Keep up with IRS documents to prepare for Nevada tax time
Tax time is coming up for Nevada residents, and this year could be more confusing than most. There are certain documents everyone needs to begin the process of filing, so it is important to remember to keep checking both your mailbox and email to ensure they are received. Doing so could make for a smoother filing process and ensure no IRS penalties are levied.
One of the most common forms is the W-2. This form outlines one’s annual employment income for each job, taxes paid throughout the year and any contributions concerning retirement or other reimbursement plans. Self-employed individuals get a 1099-MISC form from each income source instead. Homeowners should receive a form 1098, a document detailing the amount of interest paid on each mortgage. Anyone who paid $600 or more in interest will receive this form.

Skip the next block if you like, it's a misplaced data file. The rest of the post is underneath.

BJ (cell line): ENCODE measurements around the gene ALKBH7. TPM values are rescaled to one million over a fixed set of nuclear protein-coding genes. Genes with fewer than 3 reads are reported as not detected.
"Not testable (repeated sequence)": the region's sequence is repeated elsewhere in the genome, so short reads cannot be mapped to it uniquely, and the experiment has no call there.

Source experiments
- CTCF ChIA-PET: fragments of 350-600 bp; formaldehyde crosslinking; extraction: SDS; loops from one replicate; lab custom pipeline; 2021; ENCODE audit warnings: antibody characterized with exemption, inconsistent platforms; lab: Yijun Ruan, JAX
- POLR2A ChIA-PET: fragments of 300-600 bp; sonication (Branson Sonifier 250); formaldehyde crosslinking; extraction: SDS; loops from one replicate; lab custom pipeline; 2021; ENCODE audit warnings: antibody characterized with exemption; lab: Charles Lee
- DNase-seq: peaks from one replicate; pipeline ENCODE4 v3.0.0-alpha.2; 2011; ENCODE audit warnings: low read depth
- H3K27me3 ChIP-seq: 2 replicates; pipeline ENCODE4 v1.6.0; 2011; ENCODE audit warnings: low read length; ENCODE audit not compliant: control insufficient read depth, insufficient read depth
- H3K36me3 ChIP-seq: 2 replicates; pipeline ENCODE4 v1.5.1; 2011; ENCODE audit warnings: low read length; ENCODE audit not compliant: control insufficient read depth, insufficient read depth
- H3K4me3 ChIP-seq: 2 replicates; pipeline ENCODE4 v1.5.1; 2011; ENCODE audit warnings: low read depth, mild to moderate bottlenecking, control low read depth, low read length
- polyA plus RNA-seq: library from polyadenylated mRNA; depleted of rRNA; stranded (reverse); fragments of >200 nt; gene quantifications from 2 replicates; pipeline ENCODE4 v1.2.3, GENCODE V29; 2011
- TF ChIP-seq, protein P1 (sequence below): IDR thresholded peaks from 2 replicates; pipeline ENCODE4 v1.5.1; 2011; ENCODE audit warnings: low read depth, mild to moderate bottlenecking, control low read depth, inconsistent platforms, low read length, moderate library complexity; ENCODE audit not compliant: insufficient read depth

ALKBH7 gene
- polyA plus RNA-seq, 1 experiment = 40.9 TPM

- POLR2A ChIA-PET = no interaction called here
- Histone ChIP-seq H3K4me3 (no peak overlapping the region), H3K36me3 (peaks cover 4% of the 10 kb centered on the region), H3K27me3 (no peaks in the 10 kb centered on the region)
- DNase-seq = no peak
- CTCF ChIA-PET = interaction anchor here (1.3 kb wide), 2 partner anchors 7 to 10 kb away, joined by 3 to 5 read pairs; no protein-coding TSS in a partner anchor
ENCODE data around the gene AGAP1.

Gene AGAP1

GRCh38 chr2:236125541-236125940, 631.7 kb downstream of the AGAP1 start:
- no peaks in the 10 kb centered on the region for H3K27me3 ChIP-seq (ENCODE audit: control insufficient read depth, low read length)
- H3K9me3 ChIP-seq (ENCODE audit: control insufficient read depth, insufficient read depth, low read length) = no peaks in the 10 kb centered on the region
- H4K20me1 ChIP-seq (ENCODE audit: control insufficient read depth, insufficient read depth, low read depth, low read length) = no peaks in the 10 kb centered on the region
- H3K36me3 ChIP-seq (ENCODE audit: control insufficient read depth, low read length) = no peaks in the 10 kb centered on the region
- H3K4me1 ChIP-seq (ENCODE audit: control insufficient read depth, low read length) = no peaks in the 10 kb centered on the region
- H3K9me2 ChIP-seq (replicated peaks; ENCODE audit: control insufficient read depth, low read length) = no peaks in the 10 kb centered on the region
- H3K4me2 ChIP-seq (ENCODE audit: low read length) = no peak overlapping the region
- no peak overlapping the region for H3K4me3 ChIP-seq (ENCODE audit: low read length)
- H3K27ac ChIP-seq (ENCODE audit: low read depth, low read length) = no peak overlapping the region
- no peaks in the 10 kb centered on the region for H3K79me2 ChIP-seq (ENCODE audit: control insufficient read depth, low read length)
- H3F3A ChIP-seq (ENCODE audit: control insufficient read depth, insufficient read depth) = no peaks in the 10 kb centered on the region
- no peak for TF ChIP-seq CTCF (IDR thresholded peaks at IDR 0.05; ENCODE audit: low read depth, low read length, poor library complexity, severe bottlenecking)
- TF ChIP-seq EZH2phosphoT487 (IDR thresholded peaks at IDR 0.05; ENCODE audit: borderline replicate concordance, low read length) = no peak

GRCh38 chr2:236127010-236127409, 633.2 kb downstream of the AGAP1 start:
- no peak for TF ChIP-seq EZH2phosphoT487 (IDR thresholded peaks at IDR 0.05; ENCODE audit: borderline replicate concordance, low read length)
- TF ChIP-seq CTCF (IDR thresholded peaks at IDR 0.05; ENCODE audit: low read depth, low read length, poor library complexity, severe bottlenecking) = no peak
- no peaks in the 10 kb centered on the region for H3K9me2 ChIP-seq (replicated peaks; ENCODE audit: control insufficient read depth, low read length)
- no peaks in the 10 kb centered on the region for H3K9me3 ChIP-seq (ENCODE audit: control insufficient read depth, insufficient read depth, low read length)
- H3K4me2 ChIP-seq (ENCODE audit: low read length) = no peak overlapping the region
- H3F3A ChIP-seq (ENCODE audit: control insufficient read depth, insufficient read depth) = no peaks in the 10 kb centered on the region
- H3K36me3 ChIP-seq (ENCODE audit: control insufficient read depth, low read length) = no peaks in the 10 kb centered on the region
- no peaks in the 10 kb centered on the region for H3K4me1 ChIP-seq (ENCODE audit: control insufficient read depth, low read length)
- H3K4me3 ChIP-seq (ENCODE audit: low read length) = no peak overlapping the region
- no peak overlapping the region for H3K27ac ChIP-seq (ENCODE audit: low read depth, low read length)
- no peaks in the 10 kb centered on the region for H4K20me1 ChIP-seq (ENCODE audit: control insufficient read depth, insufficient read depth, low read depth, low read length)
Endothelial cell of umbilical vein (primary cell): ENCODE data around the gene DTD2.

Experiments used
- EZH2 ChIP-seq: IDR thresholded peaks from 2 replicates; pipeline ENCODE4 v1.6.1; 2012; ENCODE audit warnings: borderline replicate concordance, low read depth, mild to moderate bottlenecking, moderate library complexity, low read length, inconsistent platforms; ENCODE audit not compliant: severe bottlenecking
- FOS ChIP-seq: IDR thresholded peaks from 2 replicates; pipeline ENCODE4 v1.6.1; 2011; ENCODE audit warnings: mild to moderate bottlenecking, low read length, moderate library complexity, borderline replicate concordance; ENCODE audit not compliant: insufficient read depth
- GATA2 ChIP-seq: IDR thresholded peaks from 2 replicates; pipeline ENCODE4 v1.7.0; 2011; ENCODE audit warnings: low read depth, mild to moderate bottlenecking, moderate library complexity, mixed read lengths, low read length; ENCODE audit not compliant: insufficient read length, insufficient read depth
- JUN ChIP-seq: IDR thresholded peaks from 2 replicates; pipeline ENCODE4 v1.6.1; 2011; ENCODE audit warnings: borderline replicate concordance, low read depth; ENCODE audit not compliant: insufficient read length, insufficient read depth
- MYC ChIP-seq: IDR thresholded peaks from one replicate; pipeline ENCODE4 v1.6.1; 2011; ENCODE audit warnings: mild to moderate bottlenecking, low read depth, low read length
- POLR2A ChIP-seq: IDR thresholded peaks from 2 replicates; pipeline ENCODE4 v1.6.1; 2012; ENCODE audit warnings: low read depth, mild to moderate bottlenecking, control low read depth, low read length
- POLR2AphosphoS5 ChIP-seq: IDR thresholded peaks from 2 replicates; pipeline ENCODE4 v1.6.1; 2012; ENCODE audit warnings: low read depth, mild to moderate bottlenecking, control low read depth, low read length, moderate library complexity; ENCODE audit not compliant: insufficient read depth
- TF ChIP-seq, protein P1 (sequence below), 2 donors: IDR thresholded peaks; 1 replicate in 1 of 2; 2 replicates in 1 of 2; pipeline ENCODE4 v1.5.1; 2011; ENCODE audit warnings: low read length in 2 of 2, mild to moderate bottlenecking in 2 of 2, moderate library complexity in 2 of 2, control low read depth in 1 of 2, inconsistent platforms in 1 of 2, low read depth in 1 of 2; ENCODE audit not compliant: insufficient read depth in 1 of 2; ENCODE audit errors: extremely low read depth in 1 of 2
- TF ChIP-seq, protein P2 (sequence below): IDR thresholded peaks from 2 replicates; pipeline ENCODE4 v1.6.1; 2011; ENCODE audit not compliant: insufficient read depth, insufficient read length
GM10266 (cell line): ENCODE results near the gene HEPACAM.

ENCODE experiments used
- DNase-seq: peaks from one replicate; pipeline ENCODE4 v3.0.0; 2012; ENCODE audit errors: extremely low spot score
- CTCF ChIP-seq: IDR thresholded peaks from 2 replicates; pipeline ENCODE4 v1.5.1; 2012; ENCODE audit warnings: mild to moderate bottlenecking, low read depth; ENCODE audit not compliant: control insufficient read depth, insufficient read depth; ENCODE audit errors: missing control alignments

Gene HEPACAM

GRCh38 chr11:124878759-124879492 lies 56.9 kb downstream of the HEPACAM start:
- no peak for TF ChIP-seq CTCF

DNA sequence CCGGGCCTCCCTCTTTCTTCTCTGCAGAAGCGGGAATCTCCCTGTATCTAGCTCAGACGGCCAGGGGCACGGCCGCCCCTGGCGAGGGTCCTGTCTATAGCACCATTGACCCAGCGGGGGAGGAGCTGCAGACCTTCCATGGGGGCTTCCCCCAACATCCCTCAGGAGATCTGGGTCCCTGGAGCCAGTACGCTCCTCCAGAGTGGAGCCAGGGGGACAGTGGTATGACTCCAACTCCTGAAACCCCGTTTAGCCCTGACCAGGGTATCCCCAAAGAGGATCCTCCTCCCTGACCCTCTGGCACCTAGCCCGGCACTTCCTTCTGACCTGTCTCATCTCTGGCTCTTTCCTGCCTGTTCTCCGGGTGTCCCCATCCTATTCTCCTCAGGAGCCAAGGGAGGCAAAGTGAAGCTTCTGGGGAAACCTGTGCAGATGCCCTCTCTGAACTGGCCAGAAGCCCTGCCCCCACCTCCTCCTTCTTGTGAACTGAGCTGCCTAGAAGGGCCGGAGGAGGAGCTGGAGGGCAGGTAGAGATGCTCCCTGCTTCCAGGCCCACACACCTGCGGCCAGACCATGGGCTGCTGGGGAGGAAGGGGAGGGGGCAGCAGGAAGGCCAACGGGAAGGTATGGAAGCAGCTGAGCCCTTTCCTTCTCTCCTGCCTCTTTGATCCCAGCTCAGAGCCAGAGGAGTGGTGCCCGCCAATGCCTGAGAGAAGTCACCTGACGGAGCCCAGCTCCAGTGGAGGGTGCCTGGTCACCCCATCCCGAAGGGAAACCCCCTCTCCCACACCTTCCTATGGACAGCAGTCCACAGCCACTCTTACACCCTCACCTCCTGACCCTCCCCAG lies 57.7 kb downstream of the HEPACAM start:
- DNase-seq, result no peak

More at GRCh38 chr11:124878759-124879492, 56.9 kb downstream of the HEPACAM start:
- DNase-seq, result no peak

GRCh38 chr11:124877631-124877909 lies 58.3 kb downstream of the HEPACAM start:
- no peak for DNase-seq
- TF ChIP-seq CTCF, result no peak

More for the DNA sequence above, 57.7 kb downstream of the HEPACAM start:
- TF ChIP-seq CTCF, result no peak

Those who are still paying back a student loan will receive a 1098-E if the interest paid on this must also be at least $600, and that interest is typically deductible on IRS tax returns. Others may receive a variety of forms depending upon their bank account interest or ownership of stocks or mutual funds. One of the more unknown forms concerns any payments received from places such as eBay, Amazon or Papal. Residents who have used these services and received money should be aware the income may be taxable and is required to be reported even if they don’t receive a 1099-K, the form that outlines those third-party payments.
There are numerous other forms Nevada taxpayers may receive, so it may be a good idea to diligently keep up with anything related to the upcoming tax year. When a resident fails to include these forms in their tax returns, and are required to do so, it may result in IRS fines. Taxpayers who find themselves subjected to these fines may benefit from seeking help with their cases. Tax law can be confusing and difficult to decipher. Many times a positive resolution can be achieved once taxpayers fully understand their rights and open a dialogue with the IRS.
Source: Yahoo! Finance, “Tax Statements You Need to File,” Kay Bell, Jan. 18, 2013